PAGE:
The DICT Development Group

Search for:
Search type:

Database copyright information
Server information

4 definitions found
 for apprehension
From The Collaborative International Dictionary of English v.0.48 :

  Apprehension \Ap`pre*hen"sion\, n. [L. apprehensio: cf. F.
     appr['e]hension. See Apprehend.]
     1. The act of seizing or taking hold of; seizure; as, the
        hand is an organ of apprehension. --Sir T. Browne.
        [1913 Webster]
     2. The act of seizing or taking by legal process; arrest; as,
        the felon, after his apprehension, escaped.
        [1913 Webster]
     3. The act of grasping with the intellect; the contemplation
        of things, without affirming, denying, or passing any
        judgment; intellection; perception.
        [1913 Webster]
              Simple apprehension denotes no more than the soul's
              naked intellection of an object.      --Glanvill.
        [1913 Webster]
     4. Opinion; conception; sentiment; idea.
        [1913 Webster]
     Note: In this sense, the word often denotes a belief, founded
           on sufficient evidence to give preponderation to the
           mind, but insufficient to induce certainty; as, in our
           apprehension, the facts prove the issue.
           [1913 Webster]
                 To false, and to be thought false, is all one in
                 respect of men, who act not according to truth,
                 but apprehension.                  --South.
           [1913 Webster]
     5. The faculty by which ideas are conceived; understanding;
        as, a man of dull apprehension.
        [1913 Webster]
     6. Anticipation, mostly of things unfavorable; distrust or
        fear at the prospect of future evil.
        [1913 Webster]
              After the death of his nephew Caligula, Claudius was
              in no small apprehension for his own life.
        [1913 Webster]
     Syn: Apprehension, Alarm.
     Usage: Apprehension springs from a sense of danger when
            somewhat remote, but approaching; alarm arises from
            danger when announced as near at hand. Apprehension is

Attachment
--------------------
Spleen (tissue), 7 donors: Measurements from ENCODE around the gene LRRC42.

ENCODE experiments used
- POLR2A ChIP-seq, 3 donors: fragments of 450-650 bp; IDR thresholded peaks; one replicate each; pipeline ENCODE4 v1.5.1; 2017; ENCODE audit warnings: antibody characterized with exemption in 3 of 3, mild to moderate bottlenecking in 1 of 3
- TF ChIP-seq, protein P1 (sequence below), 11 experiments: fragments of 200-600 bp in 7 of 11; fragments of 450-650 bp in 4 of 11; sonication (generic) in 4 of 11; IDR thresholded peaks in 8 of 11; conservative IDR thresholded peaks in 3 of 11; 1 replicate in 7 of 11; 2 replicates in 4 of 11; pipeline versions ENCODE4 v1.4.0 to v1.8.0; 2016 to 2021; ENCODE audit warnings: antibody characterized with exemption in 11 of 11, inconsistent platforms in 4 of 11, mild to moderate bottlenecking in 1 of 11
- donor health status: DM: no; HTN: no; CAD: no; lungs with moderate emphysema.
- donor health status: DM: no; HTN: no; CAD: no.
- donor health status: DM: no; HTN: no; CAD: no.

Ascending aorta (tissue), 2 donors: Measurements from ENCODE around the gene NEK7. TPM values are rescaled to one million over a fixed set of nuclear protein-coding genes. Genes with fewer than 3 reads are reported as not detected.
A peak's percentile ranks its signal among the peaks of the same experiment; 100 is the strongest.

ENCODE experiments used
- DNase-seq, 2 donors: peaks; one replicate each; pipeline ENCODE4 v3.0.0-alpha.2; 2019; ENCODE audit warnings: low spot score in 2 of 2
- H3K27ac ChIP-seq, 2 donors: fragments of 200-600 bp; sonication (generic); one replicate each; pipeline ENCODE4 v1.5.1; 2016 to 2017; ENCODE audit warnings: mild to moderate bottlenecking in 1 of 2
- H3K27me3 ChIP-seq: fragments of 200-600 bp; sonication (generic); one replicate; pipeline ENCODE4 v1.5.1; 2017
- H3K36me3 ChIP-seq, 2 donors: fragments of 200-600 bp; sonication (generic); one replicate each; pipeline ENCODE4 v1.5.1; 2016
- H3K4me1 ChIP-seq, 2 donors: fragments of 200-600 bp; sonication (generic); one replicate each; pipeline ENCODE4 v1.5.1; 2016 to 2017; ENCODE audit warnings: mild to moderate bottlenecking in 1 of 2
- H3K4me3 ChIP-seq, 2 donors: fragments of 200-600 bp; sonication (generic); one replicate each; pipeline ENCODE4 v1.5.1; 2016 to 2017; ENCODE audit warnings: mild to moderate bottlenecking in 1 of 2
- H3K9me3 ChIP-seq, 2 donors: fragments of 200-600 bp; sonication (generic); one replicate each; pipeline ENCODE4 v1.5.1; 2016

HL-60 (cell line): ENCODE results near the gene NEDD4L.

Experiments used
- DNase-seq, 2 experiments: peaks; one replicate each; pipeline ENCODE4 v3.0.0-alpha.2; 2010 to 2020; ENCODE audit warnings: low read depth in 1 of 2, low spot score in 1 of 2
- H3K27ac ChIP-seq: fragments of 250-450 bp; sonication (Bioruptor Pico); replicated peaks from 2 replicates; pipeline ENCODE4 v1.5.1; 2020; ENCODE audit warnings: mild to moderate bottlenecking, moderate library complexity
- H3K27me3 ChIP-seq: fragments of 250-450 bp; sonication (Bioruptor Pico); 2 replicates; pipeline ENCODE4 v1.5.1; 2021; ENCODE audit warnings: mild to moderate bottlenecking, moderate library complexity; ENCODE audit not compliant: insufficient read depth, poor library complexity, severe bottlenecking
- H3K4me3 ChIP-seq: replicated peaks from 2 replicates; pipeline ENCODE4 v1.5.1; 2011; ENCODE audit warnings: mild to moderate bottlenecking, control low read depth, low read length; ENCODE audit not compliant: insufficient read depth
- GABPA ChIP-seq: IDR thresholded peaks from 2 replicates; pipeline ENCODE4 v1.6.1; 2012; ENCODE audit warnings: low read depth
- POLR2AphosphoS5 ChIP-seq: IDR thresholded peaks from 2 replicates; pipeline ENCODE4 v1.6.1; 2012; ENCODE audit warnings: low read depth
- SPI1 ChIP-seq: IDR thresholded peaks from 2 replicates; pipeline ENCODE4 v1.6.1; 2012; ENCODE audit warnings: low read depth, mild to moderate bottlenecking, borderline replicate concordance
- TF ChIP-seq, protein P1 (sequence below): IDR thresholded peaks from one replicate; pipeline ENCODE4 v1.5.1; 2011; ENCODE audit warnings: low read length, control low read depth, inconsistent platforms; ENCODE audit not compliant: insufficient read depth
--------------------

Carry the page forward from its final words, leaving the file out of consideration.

calmer and more permanent; alarm is more agitating and
            [1913 Webster]

From WordNet (r) 3.0 (2006) :

      n 1: fearful expectation or anticipation; "the student looked
           around the examination room with apprehension" [syn:
           apprehension, apprehensiveness, dread]
      2: the cognitive condition of someone who understands; "he has
         virtually no understanding of social cause and effect" [syn:
         understanding, apprehension, discernment, savvy]
      3: painful expectation [syn: apprehension, misgiving]
      4: the act of apprehending (especially apprehending a criminal);
         "the policeman on the beat got credit for the collar" [syn:
         apprehension, arrest, catch, collar, pinch, taking
         into custody]

From Moby Thesaurus II by Grady Ward, 1.0 :

  186 Moby Thesaurus words for "apprehension":
     IQ, Pyrrhonism, abduction, agitation, alarm, all-overs, angst,
     anxiety, anxiety hysteria, anxiety neurosis, anxious bench,
     anxious concern, anxious seat, anxiousness, apprehensiveness,
     arrest, arrestation, arrestment, boding, bust, caliber,
     cankerworm of care, capacity, capture, care, catch, catching,
     clairvoyance, cliff-hanging, collaring, command, comprehension,
     conceit, concept, conception, conceptualization, concern,
     concernment, coup, deductive power, detention, diffidence,
     disquiet, disquietude, distress, distrust, distrustfulness,
     disturbance, doubt, doubtfulness, dragnet, dread, dubiety,
     dubiousness, esemplastic power, expectant waiting, faith, fancy,
     fear, forcible seizure, foreboding, forebodingness, foreknowledge,
     grab, grabbing, grasp, grip, half-belief, hold, idea, ideation,
     image, imago, impression, inquietude, integrative power, intellect,
     intellection, intellectual grasp, intellectual object,
     intellectual power, intellectualism, intellectuality, intelligence,
     intelligence quotient, kidnapping, knowledge, leeriness, malaise,
     mastery, memory-trace, mental age, mental capacity, mental grasp,
     mental image, mental impression, mental ratio, mentality, misdoubt,
     misgiving, mistrust, mistrustfulness, mother wit, nab, nabbing,
     native wit, nervous strain, nervous tension, nervousness, netting,
     notion, observation, opinion, overanxiety, panic, perception,
     perturbation, pessimism, picking up, pickup, pinch,
     pins and needles, possession, power grab, power of mind,
     precognition, prehension, premonition, prenotion, presage,
     presentiment, pucker, qualm, qualmishness, question, rationality,
     reasoning power, recept, reflection, reliance, representation,
     running in, sanity, savvy, scope of mind, scruple, scrupulousness,
     seizure, seizure of power, self-doubt, sense, sentiment,
     shadow of doubt, skepticalness, skepticism, snatch, snatching,
     solicitude, stew, strain, supposition, suspense, suspicion,
     suspiciousness, taking in, taking into custody, tension, theory,
     thinking power, thought, total skepticism, trouble, trust,
     uncertainty, understanding, unease, uneasiness, unquietness, upset,
     vexation, waiting, wariness, wisdom, wit, worry, zeal

From Bouvier's Law Dictionary, Revised 6th Ed (1856) :

  APPREHENSION, practice. The capture or arrest of a person. The term
  apprehension is applied to criminal cases, and arrest to civil cases; as,
  one having authority may arrest on civil process, and apprehend on a
  criminal warrant.

Contact=webmaster@dict.org Specification=RFC 2229